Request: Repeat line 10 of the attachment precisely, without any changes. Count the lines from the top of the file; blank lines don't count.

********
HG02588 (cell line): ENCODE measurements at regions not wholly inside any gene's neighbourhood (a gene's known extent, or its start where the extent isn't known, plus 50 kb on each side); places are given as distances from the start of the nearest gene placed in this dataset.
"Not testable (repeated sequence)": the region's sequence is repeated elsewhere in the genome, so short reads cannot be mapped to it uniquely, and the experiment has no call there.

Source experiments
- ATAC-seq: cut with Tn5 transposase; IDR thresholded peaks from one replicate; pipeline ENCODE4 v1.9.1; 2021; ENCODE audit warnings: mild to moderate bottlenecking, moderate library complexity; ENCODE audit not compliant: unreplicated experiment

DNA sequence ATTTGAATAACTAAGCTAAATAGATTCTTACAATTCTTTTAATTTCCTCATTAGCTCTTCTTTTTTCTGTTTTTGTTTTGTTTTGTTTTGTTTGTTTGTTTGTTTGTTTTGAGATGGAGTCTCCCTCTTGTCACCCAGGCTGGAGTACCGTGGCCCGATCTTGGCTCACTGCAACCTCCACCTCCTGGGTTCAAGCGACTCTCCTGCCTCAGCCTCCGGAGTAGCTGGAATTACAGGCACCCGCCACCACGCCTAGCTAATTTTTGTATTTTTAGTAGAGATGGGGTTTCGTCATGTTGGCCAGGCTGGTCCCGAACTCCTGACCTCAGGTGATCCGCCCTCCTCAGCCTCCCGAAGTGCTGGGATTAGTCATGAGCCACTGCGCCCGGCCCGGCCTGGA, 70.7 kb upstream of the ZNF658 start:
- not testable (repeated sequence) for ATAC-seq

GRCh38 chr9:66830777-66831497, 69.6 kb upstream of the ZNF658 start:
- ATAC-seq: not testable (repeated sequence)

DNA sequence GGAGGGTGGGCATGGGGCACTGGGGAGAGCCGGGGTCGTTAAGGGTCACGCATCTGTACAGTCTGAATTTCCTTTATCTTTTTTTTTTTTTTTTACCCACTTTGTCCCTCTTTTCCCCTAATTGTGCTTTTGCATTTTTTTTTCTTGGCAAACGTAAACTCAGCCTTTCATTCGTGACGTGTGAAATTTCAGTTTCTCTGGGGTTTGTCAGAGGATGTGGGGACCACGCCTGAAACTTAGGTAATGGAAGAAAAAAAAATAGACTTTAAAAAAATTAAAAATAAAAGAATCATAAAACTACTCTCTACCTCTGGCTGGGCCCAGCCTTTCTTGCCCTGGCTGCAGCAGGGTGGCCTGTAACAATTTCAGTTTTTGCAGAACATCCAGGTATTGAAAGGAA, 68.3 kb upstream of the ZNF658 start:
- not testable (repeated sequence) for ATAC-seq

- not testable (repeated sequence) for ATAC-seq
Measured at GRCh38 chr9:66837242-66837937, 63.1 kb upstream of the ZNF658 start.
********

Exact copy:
- not testable (repeated sequence) for ATAC-seq